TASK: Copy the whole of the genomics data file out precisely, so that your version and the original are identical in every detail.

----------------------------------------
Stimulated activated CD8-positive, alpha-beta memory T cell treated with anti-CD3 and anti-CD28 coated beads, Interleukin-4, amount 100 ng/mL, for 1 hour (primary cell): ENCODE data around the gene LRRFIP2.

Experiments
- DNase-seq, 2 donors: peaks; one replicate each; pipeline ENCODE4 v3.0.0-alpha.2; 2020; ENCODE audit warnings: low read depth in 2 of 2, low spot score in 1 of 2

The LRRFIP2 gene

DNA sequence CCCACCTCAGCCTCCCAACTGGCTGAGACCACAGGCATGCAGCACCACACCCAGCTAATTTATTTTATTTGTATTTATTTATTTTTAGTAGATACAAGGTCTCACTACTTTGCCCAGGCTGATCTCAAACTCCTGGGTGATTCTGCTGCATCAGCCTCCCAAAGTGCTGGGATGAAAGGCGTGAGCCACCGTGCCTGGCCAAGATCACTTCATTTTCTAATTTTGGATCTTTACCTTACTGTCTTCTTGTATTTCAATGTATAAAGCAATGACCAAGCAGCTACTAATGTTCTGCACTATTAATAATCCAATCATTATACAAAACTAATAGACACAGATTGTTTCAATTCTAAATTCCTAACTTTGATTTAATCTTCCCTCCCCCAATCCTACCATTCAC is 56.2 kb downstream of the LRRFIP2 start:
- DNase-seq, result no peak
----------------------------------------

Stimulated activated CD8-positive, alpha-beta memory T cell treated with anti-CD3 and anti-CD28 coated beads, Interleukin-4, amount 100 ng/mL, for 1 hour (primary cell): ENCODE data around the gene LRRFIP2.

Experiments
- DNase-seq, 2 donors: peaks; one replicate each; pipeline ENCODE4 v3.0.0-alpha.2; 2020; ENCODE audit warnings: low read depth in 2 of 2, low spot score in 1 of 2

The LRRFIP2 gene

DNA sequence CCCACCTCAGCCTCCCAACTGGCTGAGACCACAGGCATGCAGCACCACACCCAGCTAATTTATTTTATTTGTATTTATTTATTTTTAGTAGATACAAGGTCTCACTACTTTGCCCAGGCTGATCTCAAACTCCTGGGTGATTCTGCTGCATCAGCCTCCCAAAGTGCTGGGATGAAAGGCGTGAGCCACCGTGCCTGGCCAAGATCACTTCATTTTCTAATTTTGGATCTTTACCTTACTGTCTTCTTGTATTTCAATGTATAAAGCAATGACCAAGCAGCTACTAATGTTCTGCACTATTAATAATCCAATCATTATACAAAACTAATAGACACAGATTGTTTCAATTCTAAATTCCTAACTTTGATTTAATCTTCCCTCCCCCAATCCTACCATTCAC is 56.2 kb downstream of the LRRFIP2 start:
- DNase-seq, result no peak